In accordance with the principles of this invention, a colored precious or semi precious stone or diamond, such as an oval shaped stone is inserted into a cast metal mounting formed into a channel housing of two opposed legs. The channel housing is provided, on a first end, with an outwardly extending ear having an aperture therethrough. As originally cast or formed, the setting or housing is slightly larger than the stone sought to be set therein. The cross section of the legs of the casting have channel shapes so as to surround and firmly hold the girdle portion of the stone. One end of the leg of the setting, opposite to that end provided with the first ear and aperture just described, is provided with a pin. The other leg has, also at its end opposite to the first ear, another ear with a hole. The second ear has an aligned hole or aperture for receipt of the pin, when the legs are squeezed together.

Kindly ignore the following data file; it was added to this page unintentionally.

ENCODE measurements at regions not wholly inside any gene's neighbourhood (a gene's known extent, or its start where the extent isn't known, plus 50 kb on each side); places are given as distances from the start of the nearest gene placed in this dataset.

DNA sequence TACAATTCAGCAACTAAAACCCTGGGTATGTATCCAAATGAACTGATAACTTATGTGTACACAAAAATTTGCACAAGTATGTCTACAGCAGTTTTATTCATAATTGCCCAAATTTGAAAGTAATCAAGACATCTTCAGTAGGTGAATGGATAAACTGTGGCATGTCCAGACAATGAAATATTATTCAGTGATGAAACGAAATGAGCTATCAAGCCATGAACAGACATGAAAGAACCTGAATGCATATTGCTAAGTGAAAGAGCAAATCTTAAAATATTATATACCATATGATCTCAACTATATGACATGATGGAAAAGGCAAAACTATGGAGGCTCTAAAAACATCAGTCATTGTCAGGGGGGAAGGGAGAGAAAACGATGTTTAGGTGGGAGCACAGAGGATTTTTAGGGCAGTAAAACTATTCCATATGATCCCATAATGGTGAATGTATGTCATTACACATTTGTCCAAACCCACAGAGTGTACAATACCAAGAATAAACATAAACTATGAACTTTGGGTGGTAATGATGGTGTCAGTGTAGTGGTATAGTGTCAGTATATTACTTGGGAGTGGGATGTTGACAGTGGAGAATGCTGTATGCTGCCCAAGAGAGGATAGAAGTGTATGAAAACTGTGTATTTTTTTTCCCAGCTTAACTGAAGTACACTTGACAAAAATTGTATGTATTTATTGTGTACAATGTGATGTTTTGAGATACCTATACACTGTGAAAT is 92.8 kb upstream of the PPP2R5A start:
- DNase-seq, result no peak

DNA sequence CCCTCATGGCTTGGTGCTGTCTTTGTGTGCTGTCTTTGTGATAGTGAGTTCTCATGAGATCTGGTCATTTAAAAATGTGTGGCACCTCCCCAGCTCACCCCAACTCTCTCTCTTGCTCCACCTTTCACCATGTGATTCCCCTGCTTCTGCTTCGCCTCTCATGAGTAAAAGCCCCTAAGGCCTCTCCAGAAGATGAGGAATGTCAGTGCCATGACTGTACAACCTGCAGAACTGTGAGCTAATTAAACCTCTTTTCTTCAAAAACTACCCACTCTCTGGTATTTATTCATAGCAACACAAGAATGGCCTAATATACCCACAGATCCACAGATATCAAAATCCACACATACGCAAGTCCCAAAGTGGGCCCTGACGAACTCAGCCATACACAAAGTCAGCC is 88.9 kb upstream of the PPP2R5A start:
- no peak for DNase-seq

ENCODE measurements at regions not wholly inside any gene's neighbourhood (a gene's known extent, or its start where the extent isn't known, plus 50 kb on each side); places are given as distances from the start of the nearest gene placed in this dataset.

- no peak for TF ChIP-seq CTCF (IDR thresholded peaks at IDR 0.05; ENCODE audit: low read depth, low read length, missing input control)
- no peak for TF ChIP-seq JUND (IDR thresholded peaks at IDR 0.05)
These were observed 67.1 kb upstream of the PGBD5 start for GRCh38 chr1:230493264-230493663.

The casting is made of a metal which is sufficiently pliable such that upon squeezing the legs together, the casting directly contacts and firmly secures the stone with the pin passing through the opposed aperture of the second ear. If it is desired to link together two or more mountings of the present invention, the pin, prior to being inserted into the aperture of the opposed ear, is passed through the aperture of the first ear of a second casting. With the pin then inserted through the hole of its second ear, the pin is welded. Thus, in one step, a stone is mounted and, at the same time, mountings for stones are joined together into a chain or bracelet.

BRIEF DESCRIPTION OF THE DRAWINGS